She told nzherald.co.nz that the soldier was respected by his fellow soldiers and "deeply committed" to the cause in Afghanistan.
"He was a respected and active member of his battalion.
"These incidents are regrettable. They are particularly sad when they involve someone so young."
Dr Mapp said an official announcement naming the soldier was not likely until later today.
"The New Zealand Defence Force is supporting the family but the family has asked that his name not be released and we will be respecting that."
He understood the New Zealander had been with the British Army for three years.
A spokesman for Task Force Helmand, Lieutenant Colonel David Eastman, said the man would be "greatly missed by all who knew him".
"He has made the ultimate sacrifice protecting the people of Nad 'Ali from insurgent intimidation and defending his country from the threat of terrorism; no more could be asked of any soldier," Lt Col Eastman said.
Major General Richard Rhys Jones - announced yesterday as the next head of the New Zealand's Defence Force (NZDF) - sent his condolences.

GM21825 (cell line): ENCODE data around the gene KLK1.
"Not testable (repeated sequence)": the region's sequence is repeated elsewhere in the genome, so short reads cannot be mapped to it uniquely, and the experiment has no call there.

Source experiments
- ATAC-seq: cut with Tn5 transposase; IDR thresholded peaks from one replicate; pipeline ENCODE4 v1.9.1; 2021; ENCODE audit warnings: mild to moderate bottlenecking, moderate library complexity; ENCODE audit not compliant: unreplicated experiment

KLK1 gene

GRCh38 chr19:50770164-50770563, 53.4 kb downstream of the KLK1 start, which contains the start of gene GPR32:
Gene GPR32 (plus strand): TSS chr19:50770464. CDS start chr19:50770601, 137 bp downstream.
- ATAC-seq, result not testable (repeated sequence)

"I'd like to say to the family our condolences to them," he told Radio New Zealand.
"He was brave enough to volunteer, work in a very difficult environment and tragically was killed trying to protect what he considered important in his life."
Fifth NZ soldier killed
The man is the fifth New Zealand-born soldier to die in action in Afghanistan.
Lieutenant Timothy Andrew O'Donnell, 28, of Feilding died on August 4 when his three-vehicle patrol was attacked with explosives, rocket-propelled grenades and gunfire in north-east Bamiyan Province. Two of his comrades were wounded.
In March last year, a New Zealand-born soldier in the Australian Army, Corporal Mathew Hopkins, 21, of Christchurch, was shot dead in an intense fire-fight with Taleban insurgents near the village of Kakarak, 12km north of the Australian base at Tarin Kowt.
Former Aucklander Sean Patrick McCarthy, 25, a member of the Australian Special Air Service Regiment was killed when his vehicle struck a roadside bomb in 2008 and Labour leader Phil Goff's nephew, United States army Captain Matthew Ferrara, 24, was killed in a 2007 ambush.
- NZHERALD STAFF and NZPA